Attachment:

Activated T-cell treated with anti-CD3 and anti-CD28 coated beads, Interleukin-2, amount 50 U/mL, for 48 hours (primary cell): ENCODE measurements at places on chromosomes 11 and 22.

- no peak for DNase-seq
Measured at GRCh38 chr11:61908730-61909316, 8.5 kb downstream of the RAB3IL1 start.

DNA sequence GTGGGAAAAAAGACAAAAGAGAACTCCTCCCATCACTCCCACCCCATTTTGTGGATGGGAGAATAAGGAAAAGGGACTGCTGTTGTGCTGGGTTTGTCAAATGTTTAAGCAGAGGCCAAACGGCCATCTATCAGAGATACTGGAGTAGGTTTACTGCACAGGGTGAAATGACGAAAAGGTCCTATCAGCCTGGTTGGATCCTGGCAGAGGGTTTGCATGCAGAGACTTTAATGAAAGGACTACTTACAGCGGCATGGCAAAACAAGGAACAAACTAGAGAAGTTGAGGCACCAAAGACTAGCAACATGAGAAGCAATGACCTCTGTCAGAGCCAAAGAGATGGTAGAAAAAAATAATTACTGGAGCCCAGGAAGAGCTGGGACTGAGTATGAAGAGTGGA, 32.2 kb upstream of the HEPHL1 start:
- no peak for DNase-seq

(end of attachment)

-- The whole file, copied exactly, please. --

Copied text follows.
Activated T-cell treated with anti-CD3 and anti-CD28 coated beads, Interleukin-2, amount 50 U/mL, for 48 hours (primary cell): ENCODE measurements at places on chromosomes 11 and 22.

- no peak for DNase-seq
Measured at GRCh38 chr11:61908730-61909316, 8.5 kb downstream of the RAB3IL1 start.

DNA sequence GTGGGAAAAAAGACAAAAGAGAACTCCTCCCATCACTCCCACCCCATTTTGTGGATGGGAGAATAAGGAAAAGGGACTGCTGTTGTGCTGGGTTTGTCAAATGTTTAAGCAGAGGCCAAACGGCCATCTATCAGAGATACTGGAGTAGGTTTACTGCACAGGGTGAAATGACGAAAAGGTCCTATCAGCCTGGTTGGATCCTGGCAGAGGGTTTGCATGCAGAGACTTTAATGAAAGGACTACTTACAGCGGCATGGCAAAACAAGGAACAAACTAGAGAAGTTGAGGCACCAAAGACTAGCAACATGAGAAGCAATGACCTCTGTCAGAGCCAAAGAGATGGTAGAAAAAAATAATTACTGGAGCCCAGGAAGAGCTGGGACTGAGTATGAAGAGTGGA, 32.2 kb upstream of the HEPHL1 start:
- no peak for DNase-seq